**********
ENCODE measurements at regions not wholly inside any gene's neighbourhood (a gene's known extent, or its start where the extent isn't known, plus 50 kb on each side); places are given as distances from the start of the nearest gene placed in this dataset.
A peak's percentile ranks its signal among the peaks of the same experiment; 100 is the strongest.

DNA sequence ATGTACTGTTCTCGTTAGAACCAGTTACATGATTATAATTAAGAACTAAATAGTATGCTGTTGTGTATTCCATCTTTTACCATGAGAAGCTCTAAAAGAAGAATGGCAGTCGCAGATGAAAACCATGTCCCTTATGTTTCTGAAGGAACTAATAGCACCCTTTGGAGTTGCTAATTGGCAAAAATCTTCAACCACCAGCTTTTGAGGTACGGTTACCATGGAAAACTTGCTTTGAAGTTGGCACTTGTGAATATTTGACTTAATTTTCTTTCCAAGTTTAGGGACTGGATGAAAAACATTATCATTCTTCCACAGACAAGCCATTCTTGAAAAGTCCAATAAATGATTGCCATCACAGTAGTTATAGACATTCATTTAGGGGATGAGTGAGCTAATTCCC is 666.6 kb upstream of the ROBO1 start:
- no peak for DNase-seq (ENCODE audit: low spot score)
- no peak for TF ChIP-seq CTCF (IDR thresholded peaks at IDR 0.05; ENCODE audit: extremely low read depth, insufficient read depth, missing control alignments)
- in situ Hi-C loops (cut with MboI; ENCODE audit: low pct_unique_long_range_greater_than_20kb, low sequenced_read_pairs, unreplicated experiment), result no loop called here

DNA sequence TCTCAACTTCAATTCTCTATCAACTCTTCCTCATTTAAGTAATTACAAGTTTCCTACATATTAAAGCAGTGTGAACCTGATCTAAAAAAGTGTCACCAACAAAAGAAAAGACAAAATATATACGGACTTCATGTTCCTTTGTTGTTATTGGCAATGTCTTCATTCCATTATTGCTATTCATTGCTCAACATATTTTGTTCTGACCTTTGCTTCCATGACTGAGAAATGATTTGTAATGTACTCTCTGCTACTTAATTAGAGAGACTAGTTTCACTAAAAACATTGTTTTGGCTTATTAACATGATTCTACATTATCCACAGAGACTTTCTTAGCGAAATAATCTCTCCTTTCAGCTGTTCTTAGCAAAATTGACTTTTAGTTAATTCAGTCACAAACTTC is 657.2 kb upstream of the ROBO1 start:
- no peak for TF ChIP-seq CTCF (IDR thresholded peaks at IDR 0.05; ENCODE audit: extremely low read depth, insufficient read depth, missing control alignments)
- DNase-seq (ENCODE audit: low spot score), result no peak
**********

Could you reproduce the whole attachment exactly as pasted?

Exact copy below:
ENCODE measurements at regions not wholly inside any gene's neighbourhood (a gene's known extent, or its start where the extent isn't known, plus 50 kb on each side); places are given as distances from the start of the nearest gene placed in this dataset.
A peak's percentile ranks its signal among the peaks of the same experiment; 100 is the strongest.

DNA sequence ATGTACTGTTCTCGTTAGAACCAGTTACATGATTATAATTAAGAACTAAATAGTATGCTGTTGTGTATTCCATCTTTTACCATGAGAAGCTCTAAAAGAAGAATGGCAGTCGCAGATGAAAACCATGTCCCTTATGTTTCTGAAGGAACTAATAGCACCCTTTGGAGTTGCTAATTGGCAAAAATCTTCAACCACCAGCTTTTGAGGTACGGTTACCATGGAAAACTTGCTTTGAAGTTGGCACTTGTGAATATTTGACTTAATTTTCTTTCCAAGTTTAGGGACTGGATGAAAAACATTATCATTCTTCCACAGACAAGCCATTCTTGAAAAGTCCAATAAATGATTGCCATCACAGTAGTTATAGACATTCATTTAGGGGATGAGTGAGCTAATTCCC is 666.6 kb upstream of the ROBO1 start:
- no peak for DNase-seq (ENCODE audit: low spot score)
- no peak for TF ChIP-seq CTCF (IDR thresholded peaks at IDR 0.05; ENCODE audit: extremely low read depth, insufficient read depth, missing control alignments)
- in situ Hi-C loops (cut with MboI; ENCODE audit: low pct_unique_long_range_greater_than_20kb, low sequenced_read_pairs, unreplicated experiment), result no loop called here

DNA sequence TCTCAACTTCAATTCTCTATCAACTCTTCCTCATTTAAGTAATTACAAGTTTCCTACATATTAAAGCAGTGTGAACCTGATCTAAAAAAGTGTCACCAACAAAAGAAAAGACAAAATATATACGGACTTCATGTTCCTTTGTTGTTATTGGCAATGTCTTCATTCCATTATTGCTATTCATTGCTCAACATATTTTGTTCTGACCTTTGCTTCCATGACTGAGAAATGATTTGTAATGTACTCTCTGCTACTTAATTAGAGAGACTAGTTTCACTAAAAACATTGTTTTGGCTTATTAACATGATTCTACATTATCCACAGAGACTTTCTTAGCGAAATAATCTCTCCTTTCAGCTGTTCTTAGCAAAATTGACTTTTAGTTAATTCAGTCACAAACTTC is 657.2 kb upstream of the ROBO1 start:
- no peak for TF ChIP-seq CTCF (IDR thresholded peaks at IDR 0.05; ENCODE audit: extremely low read depth, insufficient read depth, missing control alignments)
- DNase-seq (ENCODE audit: low spot score), result no peak